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Use of Buzzwords in Industrial Engineering Education

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Conference

2011 ASEE Annual Conference & Exposition

Location

Vancouver, BC

Publication Date

June 26, 2011

Start Date

June 26, 2011

End Date

June 29, 2011

ISSN

2153-5965

Conference Session

IE Technical Session I

Tagged Division

Industrial Engineering

Page Count

11

Page Numbers

22.1587.1 - 22.1587.11

DOI

10.18260/1-2--18738

Permanent URL

https://cms.jee.org/18738

Download Count

49

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Paper Authors

biography

Abhijit Gosavi Missouri University of Science & Technology

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Abhijit Gosavi obtained a Ph.D. in industrial engineering from the University of South Florida in 1999. He has an MTech and BE, both in Mechanical Engineering, from IIT Madras and Jadavpur University, respectively. He joined as an Assistant Professor in the engineering management and systems engineering department at Missouri University of Science & Technology (S&T) in 2008. His research interests are in simulation-based optimization, production management, and industrial engineering education.

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biography

Jane M. Fraser Colorado State University, Pueblo

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Jane M. Fraser is chair of the Department of Engineering at Colorado State University, Pueblo.
She was formerly on the faculty at the Ohio State University and Purdue University. She has a
B.A. in mathematics from Swarthmore College and M.S. and Ph.D. in industrial engineering and
operations research from the University of California, Berkeley.

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Abstract

Use of Buzzwords in Industrial Engineering EducationBuzzwords have been used in the content of numerous industrial engineering courses for severalyears now. Buzzwords have a finite life, which can last from five to ten years or even more.Many buzzwords that are popular today were not in existence a decade or two ago, whilebuzzwords that were popular about twenty years back are not in use anymore. Some buzzwordsthat are currently popular are lean, supply chain management, cellular manufacturing, and quickresponse manufacturing. Some buzzwords that were popular in the 1980s but are less popularnow include total quality management, flexible manufacturing, and group technology. Whilesome educators wholeheartedly embrace the buzzword of the day, some refuse to use them,insisting on sticking to the basics of the science. Many adopt a middle path which means usingthem but only occasionally. The use of buzzwords in teaching raises numerous questions. Arebuzzwords unique to our profession, i.e., industrial engineering? Does a new buzzword inindustrial engineering fundamentally alter the content of what we teach or should teach in ourcourses? In this paper, we will first attempt to answer questions such as the ones posed above. Webelieve that answering such questions and studying these issues can significantly benefit ourcommunity. Coming up with these answers may also help an instructor uncertain of whether theuse of buzzwords is appropriate in teaching. We will make every attempt to develop an objectiveunderstanding of the numerous issues surrounding this topic. In particular, we will characterize the roots and origins of several buzzwords that arebeing used or have been used in industrial engineering. Thereafter, we will study whether theiruse has impacted industrial engineering education. We will also examine some commonly usedwebsites to determine how important the knowledge of buzzwords is for potential employers ofindustrial engineering graduates. We will evaluate industrial engineering textbooks that usebuzzwords liberally and those that refrain from using them although their subject matter isconducive to their usage. Finally, we will attempt to determine whether buzzwords confusestudents or help them gain a clear vision of industrial engineering. Based on our analysis, wewill formulate our own recommendations for use of buzzwords in industrial engineeringcurriculum. While we have used the word “buzzword” we realize that this word has emotiveovertones, and we continue to search for a replacement.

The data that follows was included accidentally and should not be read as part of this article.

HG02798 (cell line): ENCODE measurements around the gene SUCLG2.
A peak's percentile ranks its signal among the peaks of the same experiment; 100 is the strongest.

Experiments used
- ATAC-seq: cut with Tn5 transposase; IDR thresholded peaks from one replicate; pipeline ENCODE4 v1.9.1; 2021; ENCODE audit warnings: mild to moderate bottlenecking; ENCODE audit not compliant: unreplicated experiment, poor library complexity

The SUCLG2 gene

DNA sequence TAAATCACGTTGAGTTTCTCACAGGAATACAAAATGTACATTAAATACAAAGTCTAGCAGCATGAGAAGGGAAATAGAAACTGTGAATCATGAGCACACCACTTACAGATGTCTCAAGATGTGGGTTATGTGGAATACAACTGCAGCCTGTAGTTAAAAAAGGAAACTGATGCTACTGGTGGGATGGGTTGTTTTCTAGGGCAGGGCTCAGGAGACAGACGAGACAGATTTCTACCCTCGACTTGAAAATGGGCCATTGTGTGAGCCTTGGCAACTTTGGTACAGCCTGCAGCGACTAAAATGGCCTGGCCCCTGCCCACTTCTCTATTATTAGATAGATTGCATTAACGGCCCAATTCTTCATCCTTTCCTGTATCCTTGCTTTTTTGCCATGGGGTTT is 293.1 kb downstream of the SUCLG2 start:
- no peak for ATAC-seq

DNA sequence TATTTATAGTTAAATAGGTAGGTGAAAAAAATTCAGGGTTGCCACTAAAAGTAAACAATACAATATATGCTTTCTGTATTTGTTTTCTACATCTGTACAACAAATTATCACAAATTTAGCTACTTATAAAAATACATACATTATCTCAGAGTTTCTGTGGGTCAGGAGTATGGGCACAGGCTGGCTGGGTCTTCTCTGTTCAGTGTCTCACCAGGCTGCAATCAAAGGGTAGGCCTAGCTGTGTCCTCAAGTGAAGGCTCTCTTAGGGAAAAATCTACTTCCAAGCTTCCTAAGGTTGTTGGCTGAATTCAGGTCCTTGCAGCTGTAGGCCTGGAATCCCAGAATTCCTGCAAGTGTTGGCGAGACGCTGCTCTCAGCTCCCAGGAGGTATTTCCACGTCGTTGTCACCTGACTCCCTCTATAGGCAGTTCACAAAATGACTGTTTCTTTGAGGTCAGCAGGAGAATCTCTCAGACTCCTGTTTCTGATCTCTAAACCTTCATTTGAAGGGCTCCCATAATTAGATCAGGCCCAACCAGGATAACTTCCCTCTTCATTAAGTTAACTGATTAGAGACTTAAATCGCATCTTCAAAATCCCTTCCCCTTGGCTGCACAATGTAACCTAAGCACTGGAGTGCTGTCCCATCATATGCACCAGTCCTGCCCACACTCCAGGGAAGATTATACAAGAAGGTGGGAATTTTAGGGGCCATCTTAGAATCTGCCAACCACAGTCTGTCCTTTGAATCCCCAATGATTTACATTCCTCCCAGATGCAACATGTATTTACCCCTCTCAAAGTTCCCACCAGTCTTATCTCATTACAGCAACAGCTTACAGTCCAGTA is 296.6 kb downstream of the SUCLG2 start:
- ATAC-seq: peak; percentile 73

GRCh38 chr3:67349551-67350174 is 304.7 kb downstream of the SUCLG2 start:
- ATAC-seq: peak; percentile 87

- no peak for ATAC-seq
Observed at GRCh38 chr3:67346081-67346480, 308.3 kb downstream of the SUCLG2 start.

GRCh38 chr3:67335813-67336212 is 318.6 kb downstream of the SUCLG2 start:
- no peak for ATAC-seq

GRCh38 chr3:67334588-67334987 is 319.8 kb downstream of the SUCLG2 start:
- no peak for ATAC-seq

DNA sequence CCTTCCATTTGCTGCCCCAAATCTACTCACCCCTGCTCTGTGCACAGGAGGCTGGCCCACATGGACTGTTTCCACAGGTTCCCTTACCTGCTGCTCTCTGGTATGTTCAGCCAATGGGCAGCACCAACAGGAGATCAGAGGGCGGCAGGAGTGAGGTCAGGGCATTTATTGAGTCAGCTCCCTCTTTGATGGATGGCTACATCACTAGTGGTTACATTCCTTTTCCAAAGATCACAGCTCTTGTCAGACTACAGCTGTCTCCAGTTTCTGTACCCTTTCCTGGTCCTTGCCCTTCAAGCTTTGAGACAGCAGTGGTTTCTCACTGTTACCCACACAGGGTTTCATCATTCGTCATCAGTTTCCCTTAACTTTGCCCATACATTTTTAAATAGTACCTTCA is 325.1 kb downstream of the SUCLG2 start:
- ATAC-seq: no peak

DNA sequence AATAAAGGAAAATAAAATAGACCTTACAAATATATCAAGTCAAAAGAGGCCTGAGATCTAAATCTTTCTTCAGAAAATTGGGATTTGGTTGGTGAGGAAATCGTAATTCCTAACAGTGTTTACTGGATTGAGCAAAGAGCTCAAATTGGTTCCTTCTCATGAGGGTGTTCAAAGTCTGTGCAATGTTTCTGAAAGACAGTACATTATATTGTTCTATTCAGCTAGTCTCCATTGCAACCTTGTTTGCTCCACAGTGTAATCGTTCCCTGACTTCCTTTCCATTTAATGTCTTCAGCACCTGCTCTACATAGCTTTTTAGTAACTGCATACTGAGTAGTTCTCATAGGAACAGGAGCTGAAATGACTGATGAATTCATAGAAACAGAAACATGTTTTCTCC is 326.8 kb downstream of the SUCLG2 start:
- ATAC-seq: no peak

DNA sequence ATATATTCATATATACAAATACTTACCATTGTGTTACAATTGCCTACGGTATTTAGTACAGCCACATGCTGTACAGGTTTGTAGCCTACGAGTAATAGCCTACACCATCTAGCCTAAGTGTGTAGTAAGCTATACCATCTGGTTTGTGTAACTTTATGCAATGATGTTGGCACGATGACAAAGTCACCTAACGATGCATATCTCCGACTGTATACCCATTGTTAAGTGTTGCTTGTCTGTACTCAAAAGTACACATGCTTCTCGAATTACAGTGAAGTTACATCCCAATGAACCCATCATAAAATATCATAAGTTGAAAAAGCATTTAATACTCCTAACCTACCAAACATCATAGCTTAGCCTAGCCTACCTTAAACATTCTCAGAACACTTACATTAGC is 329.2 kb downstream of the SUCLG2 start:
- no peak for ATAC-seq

Gosavi, A., & Fraser, J. M. (2011, June), Use of Buzzwords in Industrial Engineering Education Paper presented at 2011 ASEE Annual Conference & Exposition, Vancouver, BC. 10.18260/1-2--18738

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